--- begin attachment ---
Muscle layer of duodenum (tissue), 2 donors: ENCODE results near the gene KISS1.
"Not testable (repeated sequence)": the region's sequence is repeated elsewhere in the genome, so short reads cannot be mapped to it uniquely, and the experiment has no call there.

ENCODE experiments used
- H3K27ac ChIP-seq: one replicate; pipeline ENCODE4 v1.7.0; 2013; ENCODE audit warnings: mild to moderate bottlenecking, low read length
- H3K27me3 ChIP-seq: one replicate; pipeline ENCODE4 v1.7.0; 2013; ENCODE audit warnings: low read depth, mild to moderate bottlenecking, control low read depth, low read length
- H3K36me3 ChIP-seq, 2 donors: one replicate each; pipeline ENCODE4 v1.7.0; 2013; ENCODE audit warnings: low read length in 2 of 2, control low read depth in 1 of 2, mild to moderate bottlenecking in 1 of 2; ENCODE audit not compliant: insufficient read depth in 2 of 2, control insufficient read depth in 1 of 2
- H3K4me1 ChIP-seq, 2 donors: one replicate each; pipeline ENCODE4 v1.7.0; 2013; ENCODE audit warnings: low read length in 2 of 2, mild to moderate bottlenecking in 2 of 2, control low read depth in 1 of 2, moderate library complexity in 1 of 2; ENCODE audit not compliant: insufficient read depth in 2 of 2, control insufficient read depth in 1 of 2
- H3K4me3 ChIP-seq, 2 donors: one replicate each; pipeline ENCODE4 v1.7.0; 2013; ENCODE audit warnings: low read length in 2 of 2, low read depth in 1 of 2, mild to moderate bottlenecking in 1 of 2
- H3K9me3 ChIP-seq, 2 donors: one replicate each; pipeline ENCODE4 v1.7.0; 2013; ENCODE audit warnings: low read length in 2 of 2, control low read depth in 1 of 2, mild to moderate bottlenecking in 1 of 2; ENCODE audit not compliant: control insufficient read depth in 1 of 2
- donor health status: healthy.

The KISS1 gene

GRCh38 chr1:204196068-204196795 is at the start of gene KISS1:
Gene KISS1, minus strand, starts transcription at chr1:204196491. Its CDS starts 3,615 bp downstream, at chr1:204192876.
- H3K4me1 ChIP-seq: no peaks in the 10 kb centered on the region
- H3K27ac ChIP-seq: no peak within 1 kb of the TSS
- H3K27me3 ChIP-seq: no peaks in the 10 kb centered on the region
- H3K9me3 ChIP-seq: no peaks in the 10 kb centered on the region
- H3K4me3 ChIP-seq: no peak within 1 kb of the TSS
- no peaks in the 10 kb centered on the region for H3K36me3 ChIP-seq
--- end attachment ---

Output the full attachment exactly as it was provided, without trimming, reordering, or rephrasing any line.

Muscle layer of duodenum (tissue), 2 donors: ENCODE results near the gene KISS1.
"Not testable (repeated sequence)": the region's sequence is repeated elsewhere in the genome, so short reads cannot be mapped to it uniquely, and the experiment has no call there.

ENCODE experiments used
- H3K27ac ChIP-seq: one replicate; pipeline ENCODE4 v1.7.0; 2013; ENCODE audit warnings: mild to moderate bottlenecking, low read length
- H3K27me3 ChIP-seq: one replicate; pipeline ENCODE4 v1.7.0; 2013; ENCODE audit warnings: low read depth, mild to moderate bottlenecking, control low read depth, low read length
- H3K36me3 ChIP-seq, 2 donors: one replicate each; pipeline ENCODE4 v1.7.0; 2013; ENCODE audit warnings: low read length in 2 of 2, control low read depth in 1 of 2, mild to moderate bottlenecking in 1 of 2; ENCODE audit not compliant: insufficient read depth in 2 of 2, control insufficient read depth in 1 of 2
- H3K4me1 ChIP-seq, 2 donors: one replicate each; pipeline ENCODE4 v1.7.0; 2013; ENCODE audit warnings: low read length in 2 of 2, mild to moderate bottlenecking in 2 of 2, control low read depth in 1 of 2, moderate library complexity in 1 of 2; ENCODE audit not compliant: insufficient read depth in 2 of 2, control insufficient read depth in 1 of 2
- H3K4me3 ChIP-seq, 2 donors: one replicate each; pipeline ENCODE4 v1.7.0; 2013; ENCODE audit warnings: low read length in 2 of 2, low read depth in 1 of 2, mild to moderate bottlenecking in 1 of 2
- H3K9me3 ChIP-seq, 2 donors: one replicate each; pipeline ENCODE4 v1.7.0; 2013; ENCODE audit warnings: low read length in 2 of 2, control low read depth in 1 of 2, mild to moderate bottlenecking in 1 of 2; ENCODE audit not compliant: control insufficient read depth in 1 of 2
- donor health status: healthy.

The KISS1 gene

GRCh38 chr1:204196068-204196795 is at the start of gene KISS1:
Gene KISS1, minus strand, starts transcription at chr1:204196491. Its CDS starts 3,615 bp downstream, at chr1:204192876.
- H3K4me1 ChIP-seq: no peaks in the 10 kb centered on the region
- H3K27ac ChIP-seq: no peak within 1 kb of the TSS
- H3K27me3 ChIP-seq: no peaks in the 10 kb centered on the region
- H3K9me3 ChIP-seq: no peaks in the 10 kb centered on the region
- H3K4me3 ChIP-seq: no peak within 1 kb of the TSS
- no peaks in the 10 kb centered on the region for H3K36me3 ChIP-seq